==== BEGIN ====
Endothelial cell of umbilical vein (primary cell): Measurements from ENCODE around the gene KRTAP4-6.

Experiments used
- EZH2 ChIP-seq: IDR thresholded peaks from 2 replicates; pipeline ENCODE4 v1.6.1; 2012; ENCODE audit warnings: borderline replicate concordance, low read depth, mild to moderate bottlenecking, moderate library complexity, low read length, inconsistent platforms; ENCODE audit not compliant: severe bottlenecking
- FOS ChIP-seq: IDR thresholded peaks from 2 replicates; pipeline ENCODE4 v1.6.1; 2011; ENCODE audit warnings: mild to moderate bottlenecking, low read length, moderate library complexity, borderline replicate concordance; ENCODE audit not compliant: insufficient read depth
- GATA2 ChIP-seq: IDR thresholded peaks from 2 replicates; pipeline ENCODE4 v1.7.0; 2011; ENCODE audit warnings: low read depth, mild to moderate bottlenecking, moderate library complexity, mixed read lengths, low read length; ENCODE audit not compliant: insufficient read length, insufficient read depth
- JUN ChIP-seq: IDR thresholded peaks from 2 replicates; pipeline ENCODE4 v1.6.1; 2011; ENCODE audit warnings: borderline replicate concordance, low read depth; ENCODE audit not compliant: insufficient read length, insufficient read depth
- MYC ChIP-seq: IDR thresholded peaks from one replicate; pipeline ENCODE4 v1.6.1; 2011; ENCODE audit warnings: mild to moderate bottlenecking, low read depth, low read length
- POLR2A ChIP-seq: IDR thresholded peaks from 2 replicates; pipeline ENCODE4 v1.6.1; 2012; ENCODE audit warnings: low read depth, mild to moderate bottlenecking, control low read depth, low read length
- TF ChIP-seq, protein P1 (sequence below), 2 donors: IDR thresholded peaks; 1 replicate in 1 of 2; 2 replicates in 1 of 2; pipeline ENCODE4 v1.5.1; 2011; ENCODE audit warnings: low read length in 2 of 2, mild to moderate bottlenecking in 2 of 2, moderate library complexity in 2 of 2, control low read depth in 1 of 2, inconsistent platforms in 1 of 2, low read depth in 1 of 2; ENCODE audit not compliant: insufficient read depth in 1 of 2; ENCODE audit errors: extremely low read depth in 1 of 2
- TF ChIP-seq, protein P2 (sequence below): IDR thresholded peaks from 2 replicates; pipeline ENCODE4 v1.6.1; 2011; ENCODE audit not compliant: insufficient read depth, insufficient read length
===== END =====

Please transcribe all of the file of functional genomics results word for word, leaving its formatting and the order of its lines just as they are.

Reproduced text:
Endothelial cell of umbilical vein (primary cell): Measurements from ENCODE around the gene KRTAP4-6.

Experiments used
- EZH2 ChIP-seq: IDR thresholded peaks from 2 replicates; pipeline ENCODE4 v1.6.1; 2012; ENCODE audit warnings: borderline replicate concordance, low read depth, mild to moderate bottlenecking, moderate library complexity, low read length, inconsistent platforms; ENCODE audit not compliant: severe bottlenecking
- FOS ChIP-seq: IDR thresholded peaks from 2 replicates; pipeline ENCODE4 v1.6.1; 2011; ENCODE audit warnings: mild to moderate bottlenecking, low read length, moderate library complexity, borderline replicate concordance; ENCODE audit not compliant: insufficient read depth
- GATA2 ChIP-seq: IDR thresholded peaks from 2 replicates; pipeline ENCODE4 v1.7.0; 2011; ENCODE audit warnings: low read depth, mild to moderate bottlenecking, moderate library complexity, mixed read lengths, low read length; ENCODE audit not compliant: insufficient read length, insufficient read depth
- JUN ChIP-seq: IDR thresholded peaks from 2 replicates; pipeline ENCODE4 v1.6.1; 2011; ENCODE audit warnings: borderline replicate concordance, low read depth; ENCODE audit not compliant: insufficient read length, insufficient read depth
- MYC ChIP-seq: IDR thresholded peaks from one replicate; pipeline ENCODE4 v1.6.1; 2011; ENCODE audit warnings: mild to moderate bottlenecking, low read depth, low read length
- POLR2A ChIP-seq: IDR thresholded peaks from 2 replicates; pipeline ENCODE4 v1.6.1; 2012; ENCODE audit warnings: low read depth, mild to moderate bottlenecking, control low read depth, low read length
- TF ChIP-seq, protein P1 (sequence below), 2 donors: IDR thresholded peaks; 1 replicate in 1 of 2; 2 replicates in 1 of 2; pipeline ENCODE4 v1.5.1; 2011; ENCODE audit warnings: low read length in 2 of 2, mild to moderate bottlenecking in 2 of 2, moderate library complexity in 2 of 2, control low read depth in 1 of 2, inconsistent platforms in 1 of 2, low read depth in 1 of 2; ENCODE audit not compliant: insufficient read depth in 1 of 2; ENCODE audit errors: extremely low read depth in 1 of 2
- TF ChIP-seq, protein P2 (sequence below): IDR thresholded peaks from 2 replicates; pipeline ENCODE4 v1.6.1; 2011; ENCODE audit not compliant: insufficient read depth, insufficient read length